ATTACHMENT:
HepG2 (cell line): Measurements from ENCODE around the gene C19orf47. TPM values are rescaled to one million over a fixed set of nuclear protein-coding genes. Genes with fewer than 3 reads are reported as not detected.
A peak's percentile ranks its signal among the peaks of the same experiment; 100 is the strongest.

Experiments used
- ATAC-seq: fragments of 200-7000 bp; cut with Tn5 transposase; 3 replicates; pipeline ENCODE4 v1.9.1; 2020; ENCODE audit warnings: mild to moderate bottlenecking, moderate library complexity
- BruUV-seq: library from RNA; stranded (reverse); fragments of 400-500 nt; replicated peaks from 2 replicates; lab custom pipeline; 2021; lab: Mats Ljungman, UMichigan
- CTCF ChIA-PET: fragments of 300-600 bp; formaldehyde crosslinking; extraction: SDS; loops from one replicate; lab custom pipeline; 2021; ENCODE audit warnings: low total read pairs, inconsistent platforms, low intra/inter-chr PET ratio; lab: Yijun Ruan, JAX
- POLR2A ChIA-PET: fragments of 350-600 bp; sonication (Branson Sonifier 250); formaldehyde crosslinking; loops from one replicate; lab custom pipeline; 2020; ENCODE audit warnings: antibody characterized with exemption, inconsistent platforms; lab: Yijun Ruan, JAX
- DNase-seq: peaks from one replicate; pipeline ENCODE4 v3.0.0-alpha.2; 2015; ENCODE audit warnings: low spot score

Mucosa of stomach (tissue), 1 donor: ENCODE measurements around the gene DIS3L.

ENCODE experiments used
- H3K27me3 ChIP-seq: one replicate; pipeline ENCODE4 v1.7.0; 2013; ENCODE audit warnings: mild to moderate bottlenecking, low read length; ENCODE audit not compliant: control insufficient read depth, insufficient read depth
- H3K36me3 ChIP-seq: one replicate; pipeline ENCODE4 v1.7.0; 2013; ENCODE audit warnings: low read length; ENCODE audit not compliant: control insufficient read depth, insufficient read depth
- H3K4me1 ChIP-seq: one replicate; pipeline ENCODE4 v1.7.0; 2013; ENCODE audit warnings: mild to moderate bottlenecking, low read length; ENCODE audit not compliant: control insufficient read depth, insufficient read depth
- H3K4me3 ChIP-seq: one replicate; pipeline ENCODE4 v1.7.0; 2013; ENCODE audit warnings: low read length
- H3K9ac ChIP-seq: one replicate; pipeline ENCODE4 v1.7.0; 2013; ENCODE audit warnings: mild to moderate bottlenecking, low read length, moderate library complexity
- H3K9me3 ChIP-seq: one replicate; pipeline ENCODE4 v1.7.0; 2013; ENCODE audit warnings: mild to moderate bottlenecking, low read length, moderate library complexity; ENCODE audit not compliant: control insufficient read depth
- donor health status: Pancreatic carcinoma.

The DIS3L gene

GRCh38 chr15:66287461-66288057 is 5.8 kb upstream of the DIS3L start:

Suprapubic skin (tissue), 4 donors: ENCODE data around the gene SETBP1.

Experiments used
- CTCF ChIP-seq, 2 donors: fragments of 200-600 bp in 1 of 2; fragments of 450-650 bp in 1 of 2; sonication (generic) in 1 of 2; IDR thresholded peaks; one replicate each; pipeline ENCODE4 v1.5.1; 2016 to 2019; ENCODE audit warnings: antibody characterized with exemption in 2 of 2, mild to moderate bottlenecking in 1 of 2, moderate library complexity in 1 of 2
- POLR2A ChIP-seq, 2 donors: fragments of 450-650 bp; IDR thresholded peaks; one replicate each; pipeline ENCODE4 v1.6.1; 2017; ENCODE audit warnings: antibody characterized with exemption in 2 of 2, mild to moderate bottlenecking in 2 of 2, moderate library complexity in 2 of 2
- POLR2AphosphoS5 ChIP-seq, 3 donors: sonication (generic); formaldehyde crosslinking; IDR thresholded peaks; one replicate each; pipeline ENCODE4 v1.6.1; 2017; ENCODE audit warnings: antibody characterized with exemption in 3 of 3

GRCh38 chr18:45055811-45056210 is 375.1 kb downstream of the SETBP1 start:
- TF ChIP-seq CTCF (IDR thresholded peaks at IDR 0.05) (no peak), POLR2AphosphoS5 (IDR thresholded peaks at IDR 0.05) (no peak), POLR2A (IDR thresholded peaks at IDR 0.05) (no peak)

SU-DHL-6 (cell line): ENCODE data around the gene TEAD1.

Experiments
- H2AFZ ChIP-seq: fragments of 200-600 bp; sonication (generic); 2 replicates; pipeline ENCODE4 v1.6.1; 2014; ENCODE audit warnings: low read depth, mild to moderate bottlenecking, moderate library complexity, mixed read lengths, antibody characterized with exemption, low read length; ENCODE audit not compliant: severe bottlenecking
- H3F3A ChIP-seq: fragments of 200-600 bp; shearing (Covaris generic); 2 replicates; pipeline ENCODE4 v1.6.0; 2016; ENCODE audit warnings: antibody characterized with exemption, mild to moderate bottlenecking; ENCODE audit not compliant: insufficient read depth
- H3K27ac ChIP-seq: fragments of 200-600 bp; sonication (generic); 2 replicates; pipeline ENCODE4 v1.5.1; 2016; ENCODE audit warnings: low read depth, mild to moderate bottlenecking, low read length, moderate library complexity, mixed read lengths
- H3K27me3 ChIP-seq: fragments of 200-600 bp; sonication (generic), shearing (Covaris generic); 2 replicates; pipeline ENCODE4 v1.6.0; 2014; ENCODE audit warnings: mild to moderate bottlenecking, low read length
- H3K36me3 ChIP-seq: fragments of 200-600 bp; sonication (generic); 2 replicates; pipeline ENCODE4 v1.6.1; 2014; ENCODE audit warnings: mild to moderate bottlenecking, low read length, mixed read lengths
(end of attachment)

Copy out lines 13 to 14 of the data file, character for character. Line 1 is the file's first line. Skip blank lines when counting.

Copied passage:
- H3K4me1 ChIP-seq: one replicate; pipeline ENCODE4 v1.7.0; 2013; ENCODE audit warnings: mild to moderate bottlenecking, low read length; ENCODE audit not compliant: control insufficient read depth, insufficient read depth
- H3K4me3 ChIP-seq: one replicate; pipeline ENCODE4 v1.7.0; 2013; ENCODE audit warnings: low read length